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On July 1, Maj. Eric L. Geyer, the assistant operations officer with Marine Aviation Weapons and Tactics Squadron 1, aboard Marine Corps Air Station Yuma, Ariz., and a native of Palm Coast, Fla., received the bronze star from acting MAWTS-1 commanding officer Lt. Col. Todd Miller for his actions in support of Operation Enduring Freedom in Afghanistan from November 15, 2009, to June 1, 2009.

Photo by LCpl. Uriel Avendano

Bronze Star Awarded to MAWTS-1 Pilot

2 Aug 2013 | Lance Cpl. Uriel Avendano Marine Corps Air Station Yuma

Humility and heroism met at Memorial Hall, building 406, July 1, in the form of Bronze Star awarded to recipient Maj. Eric L. Geyer, with Marine Aviation Weapons and Tactics Squadron 1, Marine Corps Air Station Yuma, Ariz.


Before a crowd of friends, family, and fellow service members, Geyer was awarded the nation’s fifth highest combat decoration by Lt. Col. Todd Miller, the acting MAWTS-1 commanding officer.


Although the Florida-native never planned on being a pilot, Geyer was always intent on being a Marine.  Throughout high school, the Marine Corps was the service Geyer found himself most attracted to.


 “I was always just drawn to the Marine Corps and what it, ‘being a Marine’, meant,” said Geyer, who has been on active duty for more than a decade.


From November of 2008 through June 2009, Geyer deployed to Afghanistan in support of Operation Enduring Freedom as a forward air controller with Force Reconnaissance Platoon, 3rd battalion, 8th Marine Regiment. During that deployment, Geyer went above and beyond the call of duty and took to the role as a leader in the face of the enemy.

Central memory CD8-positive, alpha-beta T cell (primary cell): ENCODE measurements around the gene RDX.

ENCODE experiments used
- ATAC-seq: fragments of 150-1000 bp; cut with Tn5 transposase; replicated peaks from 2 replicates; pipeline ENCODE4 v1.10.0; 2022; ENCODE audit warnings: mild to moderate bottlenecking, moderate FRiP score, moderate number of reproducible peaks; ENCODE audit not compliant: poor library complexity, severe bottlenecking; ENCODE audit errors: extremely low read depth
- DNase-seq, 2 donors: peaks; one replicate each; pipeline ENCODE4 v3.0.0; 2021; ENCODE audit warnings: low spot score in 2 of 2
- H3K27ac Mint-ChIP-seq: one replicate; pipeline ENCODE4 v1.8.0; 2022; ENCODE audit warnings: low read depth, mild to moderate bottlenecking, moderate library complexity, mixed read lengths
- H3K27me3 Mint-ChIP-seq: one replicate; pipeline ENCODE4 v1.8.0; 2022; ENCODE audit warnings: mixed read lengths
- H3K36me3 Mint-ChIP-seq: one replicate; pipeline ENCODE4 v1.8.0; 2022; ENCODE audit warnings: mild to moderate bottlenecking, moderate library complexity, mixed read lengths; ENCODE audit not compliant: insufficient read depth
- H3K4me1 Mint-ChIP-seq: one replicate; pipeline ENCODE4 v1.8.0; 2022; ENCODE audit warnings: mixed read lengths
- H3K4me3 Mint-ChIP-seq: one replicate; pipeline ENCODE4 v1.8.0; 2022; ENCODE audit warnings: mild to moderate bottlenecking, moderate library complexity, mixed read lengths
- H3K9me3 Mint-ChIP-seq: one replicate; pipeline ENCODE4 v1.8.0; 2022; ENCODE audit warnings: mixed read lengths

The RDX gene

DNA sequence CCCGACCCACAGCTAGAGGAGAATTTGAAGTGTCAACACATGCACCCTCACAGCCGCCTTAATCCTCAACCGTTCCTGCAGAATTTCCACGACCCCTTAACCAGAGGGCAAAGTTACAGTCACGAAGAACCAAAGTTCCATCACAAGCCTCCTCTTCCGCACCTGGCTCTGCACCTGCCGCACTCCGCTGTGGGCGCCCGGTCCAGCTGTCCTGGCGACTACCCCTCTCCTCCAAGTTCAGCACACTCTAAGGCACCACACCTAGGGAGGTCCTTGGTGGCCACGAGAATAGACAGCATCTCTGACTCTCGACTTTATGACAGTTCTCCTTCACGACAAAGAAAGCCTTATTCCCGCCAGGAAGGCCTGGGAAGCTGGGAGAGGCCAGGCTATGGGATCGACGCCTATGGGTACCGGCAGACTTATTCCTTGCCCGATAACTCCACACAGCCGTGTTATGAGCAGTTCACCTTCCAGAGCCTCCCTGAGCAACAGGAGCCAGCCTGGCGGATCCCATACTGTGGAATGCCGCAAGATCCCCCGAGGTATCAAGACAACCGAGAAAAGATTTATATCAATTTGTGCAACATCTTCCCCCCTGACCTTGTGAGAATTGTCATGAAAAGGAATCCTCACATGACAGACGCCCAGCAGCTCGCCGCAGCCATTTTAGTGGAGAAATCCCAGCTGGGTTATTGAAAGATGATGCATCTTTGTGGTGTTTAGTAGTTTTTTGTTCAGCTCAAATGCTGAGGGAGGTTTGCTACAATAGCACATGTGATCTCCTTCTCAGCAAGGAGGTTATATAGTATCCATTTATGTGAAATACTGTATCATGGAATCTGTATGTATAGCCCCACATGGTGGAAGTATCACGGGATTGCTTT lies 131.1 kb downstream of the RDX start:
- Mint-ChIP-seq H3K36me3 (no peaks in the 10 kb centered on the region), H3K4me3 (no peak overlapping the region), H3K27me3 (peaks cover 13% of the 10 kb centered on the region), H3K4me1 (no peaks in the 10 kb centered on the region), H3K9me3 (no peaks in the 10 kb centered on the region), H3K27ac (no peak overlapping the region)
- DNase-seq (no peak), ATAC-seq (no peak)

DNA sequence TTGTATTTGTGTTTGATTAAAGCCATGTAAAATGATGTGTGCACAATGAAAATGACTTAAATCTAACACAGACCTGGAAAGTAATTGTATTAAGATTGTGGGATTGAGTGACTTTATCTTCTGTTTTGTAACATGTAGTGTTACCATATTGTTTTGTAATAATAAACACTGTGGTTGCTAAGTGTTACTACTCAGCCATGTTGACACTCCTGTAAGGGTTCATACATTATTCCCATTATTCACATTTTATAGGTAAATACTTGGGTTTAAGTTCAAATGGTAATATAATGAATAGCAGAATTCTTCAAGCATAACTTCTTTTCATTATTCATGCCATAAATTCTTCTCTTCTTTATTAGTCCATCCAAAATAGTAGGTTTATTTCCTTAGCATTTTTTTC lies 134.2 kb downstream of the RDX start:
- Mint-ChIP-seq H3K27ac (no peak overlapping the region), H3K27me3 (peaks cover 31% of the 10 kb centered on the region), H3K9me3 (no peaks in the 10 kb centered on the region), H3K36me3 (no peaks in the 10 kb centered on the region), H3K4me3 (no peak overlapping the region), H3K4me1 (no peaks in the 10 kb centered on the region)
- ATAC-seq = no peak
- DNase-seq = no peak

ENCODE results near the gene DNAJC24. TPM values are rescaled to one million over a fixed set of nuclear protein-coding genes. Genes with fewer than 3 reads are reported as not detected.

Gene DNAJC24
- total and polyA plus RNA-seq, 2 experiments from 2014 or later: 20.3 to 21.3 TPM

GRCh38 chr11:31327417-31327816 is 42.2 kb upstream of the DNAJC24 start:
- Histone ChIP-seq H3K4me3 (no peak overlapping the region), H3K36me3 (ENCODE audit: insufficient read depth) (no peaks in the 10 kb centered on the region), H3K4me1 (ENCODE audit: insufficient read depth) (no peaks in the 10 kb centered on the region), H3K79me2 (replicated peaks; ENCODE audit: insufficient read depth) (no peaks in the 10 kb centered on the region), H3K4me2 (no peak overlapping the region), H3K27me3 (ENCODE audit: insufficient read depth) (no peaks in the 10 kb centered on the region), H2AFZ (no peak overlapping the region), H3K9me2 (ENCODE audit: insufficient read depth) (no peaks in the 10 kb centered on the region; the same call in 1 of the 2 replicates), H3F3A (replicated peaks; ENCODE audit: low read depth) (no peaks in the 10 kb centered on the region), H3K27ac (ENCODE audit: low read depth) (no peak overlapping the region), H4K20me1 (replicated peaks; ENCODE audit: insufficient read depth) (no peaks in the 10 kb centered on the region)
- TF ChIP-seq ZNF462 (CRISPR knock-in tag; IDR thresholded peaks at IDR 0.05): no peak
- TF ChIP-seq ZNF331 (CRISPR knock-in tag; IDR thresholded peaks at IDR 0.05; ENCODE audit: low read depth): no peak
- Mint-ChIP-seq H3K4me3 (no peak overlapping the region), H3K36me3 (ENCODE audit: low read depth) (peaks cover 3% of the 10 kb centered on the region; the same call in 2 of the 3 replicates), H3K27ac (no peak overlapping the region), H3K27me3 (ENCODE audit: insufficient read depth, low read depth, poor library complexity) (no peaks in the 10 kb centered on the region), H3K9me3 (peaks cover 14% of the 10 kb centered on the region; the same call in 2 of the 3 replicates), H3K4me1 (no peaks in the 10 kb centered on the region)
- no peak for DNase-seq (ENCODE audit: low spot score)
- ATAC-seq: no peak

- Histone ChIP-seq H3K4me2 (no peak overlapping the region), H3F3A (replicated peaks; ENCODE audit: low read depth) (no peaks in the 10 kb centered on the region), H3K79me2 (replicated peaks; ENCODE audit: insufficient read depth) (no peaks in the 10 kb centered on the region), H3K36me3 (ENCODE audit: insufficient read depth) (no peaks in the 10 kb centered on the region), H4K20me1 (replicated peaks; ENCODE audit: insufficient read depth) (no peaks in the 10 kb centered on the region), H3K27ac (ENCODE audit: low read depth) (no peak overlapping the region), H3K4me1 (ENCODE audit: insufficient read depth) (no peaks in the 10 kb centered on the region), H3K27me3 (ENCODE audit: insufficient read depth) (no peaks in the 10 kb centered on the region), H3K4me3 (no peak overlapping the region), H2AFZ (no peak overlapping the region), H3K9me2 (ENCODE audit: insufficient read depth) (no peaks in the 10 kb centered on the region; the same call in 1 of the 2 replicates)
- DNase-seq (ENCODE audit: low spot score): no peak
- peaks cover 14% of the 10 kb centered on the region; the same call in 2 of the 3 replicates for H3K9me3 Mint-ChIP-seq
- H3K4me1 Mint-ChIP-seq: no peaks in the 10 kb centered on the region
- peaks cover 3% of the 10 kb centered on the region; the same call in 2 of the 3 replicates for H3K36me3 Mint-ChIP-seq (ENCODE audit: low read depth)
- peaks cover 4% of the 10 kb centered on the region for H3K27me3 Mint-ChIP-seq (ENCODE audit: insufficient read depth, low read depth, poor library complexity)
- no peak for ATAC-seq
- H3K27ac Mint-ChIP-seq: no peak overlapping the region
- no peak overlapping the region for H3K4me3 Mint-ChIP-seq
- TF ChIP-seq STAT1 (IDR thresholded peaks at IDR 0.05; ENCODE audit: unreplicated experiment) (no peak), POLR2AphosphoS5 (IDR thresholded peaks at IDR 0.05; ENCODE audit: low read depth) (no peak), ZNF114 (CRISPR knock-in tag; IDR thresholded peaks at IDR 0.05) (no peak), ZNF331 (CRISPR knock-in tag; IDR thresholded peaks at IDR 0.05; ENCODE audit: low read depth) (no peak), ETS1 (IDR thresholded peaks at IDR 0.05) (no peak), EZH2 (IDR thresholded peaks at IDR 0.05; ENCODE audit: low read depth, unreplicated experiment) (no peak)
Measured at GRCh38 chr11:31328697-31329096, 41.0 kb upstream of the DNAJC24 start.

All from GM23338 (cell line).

Part of Geyer’s citation reads:


“On 3 January 2009, Captain Geyer infiltrated 3 kilometers of enemy Improvised Explosive Device laden minefields to establish an observation post within 100 meters of the enemy’s forward lines.  The next afternoon, his position was attacked from multiple machine gun bunkers, and received multiple mortar rounds impacting meters from him. From an exposed position, while lying next to an Improvised Explosive Device, he coordinated and executed attacks from fixed and rotary wing aircraft, medium and heavy mortars, and high mobility artillery rocket systems.”


However, Geyer was the first to remind everyone in attendance of what the award should serve as a reminder of – the young Marine. To him, the recognition should bring to mind those who are not often recognized in front of audiences.


“As a MAWTS-1 instructor, it will be a reminder to do everything possible to help provide the best training possible to our weapons and tactics instructors [WTI Course],” said Geyer. “I saw, first hand, the difference between aviation communities that embraced MAWTS-1 and the WTI program and those that didn't.  Squadrons with a heavy WTI influence, most notably the USMC Cobra community, understood what it meant to be a supporting asset and went above and beyond to support the [Marine Air Ground Task Force] commander's intent.”


During the ceremony, Geyer’s humble perspective on awards resounded with clear sincerity. Rather than having it represent an accomplishment from his past, Geyer would rather have his award be a note in everyone’s mind to appreciate the hard work of the junior Marines that make up the majority of the Corps.


“Awards are a powerful tool.  Not just ribbons and medals, but all types of awards,” said Geyer. “I challenge leaders - at all levels - to focus less on what means and methods we need to implement to punish Marines when they do something wrong.  Instead, we need to focus on awarding the Marines who are doing things right.  If we do this, everything else will fall into place.”

Marine Corps Air Station Yuma